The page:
Wilmington Sand Tempered Cord Marked

from David Anderson's type description


The early Late Woodland in the middle Savannah River ceramic sequence dates to ca. to BP, and is characterized by sand-tempered plain, cord marked, and fabric impressed pottery. The cord marked material appears to be an inland equivalent of Wilmington Heavy Cord Marked observed at the river mouth. No phase names have been assigned to the early Late Woodland period, which is provisionally described as an interior Wilmington equivalent. No unambiguous diagnostic indicators exist dating assemblages exclusively to this period, although sand-tempered cord marked pottery characterized by closely spaced, carefully applied wide parallel impressions is common.

Wilmington/Walthour dates from AD 500 to 600, and is characterized by clay/grog-tempered Wilmington Check stamped, Heavy Cord Marked, Plain, and Walthour Complicated Stamped ceramics, the latter an apparent late Swift Creek variant. No interior equivalent for this phase has been observed, although there was undoubtedly a period when the manufacture of Deptford and interior Wilmington wares overlapped. Wilmington phase components, which dates from ca. AD 600 to 1000, are identified by the presence of Wilmington Plain, Brushed, Fabric Marked, and Heavy Cord Marked pottery. A contemporaneous phase provisionally called "interior Wilmington equivalent" has been advanced for the interior Coastal Plain along the Savannah River, where comparable types, differing only in possessing fine instead of claylgrog tempering, are present (Anderson 1994; and Anderson

The difference between the inland and coastal early Late Woodland assemblages lies in the type of temper employed in each area. Wilmington and St. Catherines series ceramics along the lower Savannah are characterized by clay/grog-tempering, while assemblages in the interior are sand-tempered.

Clay/grog paste has rounded, subrounded, and irregular lumps of sherd, clay, or fired clay ranging in size from ca. 2 to 10 mm mixed into it. These inclusions typically differ appreciably in color and texture from the surrounding body of the sherd. Claylgrog-tempered paste is extremely rare in the middle Savannah River Valley, where only a few sherds have been found (Sassaman and Anderson 1990). Late Woodland assemblages dominated by sand-tempered cord marked pottery are widespread in the interior Coastal Plain along the Savannah River, both along the floodplain and in the interriverine uplands. Chronological control within local cord marked assemblages is poor, however, with only a rough separation between earlier and later Late Woodland currently possible, made on the basis of cord size and the occurrence of cross-stamping. There is some suggestion that rim and lip treatment has chronological significance, but this remains to be explored locally.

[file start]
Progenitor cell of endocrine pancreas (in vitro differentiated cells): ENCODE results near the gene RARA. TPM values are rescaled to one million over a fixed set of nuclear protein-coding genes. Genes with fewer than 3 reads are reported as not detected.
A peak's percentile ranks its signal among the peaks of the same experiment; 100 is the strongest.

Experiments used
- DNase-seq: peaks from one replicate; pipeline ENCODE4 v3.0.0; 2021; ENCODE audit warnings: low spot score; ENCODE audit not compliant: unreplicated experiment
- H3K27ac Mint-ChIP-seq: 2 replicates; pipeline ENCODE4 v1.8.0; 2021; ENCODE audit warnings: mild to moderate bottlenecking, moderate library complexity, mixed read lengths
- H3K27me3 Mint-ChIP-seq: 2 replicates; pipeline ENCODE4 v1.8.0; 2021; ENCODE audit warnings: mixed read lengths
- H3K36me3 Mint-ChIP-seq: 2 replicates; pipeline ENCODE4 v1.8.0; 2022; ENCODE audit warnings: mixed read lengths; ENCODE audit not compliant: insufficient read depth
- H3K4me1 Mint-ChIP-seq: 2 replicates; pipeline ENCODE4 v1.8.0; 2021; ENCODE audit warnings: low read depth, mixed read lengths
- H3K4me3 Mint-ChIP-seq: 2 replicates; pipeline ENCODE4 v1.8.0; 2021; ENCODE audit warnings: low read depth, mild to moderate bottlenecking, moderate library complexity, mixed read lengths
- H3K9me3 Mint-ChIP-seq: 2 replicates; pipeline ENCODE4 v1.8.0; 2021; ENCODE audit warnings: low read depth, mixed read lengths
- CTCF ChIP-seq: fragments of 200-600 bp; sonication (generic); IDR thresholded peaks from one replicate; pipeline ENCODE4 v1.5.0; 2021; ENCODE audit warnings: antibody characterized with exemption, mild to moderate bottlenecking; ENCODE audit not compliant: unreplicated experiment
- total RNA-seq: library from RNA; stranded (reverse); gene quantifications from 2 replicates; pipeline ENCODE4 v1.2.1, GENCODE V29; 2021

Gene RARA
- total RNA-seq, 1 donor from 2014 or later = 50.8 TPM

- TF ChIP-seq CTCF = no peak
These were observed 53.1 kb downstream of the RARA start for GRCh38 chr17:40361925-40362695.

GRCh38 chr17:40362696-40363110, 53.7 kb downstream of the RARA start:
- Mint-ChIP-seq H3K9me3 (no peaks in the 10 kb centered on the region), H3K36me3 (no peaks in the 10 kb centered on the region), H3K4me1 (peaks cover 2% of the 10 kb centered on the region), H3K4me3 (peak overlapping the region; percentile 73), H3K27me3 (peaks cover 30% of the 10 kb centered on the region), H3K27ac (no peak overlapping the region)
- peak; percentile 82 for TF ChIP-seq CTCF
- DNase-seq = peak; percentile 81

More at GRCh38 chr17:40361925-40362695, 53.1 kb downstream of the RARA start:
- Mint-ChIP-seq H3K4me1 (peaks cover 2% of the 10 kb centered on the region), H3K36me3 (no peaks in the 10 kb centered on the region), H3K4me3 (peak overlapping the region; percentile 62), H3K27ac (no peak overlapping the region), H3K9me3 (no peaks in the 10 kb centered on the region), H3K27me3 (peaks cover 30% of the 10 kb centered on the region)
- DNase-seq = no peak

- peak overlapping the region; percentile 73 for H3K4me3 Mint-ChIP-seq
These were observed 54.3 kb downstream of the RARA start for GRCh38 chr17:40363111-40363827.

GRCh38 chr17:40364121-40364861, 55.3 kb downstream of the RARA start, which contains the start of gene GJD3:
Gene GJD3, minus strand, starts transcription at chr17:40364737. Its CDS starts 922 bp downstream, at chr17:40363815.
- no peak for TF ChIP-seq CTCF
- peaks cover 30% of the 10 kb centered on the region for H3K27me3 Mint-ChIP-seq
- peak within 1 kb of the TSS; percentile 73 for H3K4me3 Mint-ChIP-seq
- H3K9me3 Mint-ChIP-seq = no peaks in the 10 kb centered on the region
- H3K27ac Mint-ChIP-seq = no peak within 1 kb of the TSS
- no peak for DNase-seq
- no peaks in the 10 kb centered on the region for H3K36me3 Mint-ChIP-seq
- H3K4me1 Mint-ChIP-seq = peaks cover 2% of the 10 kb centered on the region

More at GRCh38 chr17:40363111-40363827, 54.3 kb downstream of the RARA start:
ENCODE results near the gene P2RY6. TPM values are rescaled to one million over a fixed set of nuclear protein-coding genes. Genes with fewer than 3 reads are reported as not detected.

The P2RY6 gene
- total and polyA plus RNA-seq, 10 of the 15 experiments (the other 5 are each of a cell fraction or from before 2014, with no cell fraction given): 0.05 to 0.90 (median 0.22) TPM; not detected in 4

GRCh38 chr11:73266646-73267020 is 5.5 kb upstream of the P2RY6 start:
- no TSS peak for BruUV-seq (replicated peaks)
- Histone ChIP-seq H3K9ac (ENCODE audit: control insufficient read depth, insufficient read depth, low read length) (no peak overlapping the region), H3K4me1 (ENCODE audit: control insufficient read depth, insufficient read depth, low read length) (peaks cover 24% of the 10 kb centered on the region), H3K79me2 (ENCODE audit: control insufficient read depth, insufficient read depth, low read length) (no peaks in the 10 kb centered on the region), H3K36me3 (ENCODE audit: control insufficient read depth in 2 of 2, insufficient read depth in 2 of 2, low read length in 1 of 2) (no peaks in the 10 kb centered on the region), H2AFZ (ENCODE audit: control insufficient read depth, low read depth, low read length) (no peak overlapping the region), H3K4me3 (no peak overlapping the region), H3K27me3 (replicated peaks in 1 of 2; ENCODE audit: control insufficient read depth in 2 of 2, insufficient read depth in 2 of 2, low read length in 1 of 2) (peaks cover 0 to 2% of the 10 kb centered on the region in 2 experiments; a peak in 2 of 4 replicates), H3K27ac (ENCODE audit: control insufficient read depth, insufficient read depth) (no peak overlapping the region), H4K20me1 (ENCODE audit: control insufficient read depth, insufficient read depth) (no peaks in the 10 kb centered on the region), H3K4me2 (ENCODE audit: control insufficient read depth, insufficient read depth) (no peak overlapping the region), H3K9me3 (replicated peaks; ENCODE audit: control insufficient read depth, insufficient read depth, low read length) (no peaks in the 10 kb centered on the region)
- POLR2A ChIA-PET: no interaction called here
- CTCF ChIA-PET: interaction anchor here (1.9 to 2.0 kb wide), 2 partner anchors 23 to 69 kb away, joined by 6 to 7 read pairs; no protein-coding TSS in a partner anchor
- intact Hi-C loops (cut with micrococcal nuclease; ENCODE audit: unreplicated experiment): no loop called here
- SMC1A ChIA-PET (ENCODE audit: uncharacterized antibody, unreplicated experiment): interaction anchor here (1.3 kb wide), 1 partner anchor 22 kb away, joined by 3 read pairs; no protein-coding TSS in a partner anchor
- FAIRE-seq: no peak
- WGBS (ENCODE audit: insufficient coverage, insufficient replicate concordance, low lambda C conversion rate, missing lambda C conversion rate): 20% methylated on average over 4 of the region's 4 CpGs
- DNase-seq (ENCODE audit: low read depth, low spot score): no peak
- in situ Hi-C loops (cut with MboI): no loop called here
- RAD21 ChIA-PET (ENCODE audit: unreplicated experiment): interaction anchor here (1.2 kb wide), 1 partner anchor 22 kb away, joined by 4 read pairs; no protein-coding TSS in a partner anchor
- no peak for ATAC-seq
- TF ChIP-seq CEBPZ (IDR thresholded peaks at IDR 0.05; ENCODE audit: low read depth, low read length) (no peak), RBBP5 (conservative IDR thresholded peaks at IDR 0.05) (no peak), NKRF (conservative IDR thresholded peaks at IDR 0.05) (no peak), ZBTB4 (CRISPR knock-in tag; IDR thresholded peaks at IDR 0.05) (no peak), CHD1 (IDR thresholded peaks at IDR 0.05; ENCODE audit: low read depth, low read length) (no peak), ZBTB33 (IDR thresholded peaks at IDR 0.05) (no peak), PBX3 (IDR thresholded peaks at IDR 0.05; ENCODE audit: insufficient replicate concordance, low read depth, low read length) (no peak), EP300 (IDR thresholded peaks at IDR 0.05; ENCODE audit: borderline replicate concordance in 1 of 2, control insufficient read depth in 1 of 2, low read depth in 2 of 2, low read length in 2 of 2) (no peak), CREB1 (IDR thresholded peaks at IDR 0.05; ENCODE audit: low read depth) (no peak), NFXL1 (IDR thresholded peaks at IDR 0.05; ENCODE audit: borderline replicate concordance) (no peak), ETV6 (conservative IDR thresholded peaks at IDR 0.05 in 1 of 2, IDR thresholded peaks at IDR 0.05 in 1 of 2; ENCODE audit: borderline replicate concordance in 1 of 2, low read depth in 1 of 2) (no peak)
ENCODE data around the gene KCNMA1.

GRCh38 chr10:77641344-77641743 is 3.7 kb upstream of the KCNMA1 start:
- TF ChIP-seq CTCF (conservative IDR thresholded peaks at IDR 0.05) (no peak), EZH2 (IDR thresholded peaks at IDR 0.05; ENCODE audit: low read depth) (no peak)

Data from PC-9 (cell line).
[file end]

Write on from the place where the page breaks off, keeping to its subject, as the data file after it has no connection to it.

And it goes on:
Sorting Criteria

Closely spaced, carefully applied, wide mm) parallel cord impressions. The cord width may be up to ca. 10 mm wide in extreme cases on this heavy cord marked finish. The impressions are typically closely spaced and carefully applied, although care in execution may vary considerably. Paste characterized by varying amounts of small (0.5-2.0 mm), rounded clear or white quartz inclusions. Interior finish typically slightly sandy or gritty in texture.


Observed primarily along Savannah River below the Fall Line, and along the Edisto River.

Chronological Position

Late Woodland period (AD 500-800). Equivalent to Wilmington Heavy Cord Marked on the coast.


Stoltman 1974; Anderson et a1.(1979); Sassaman and Anderson 1990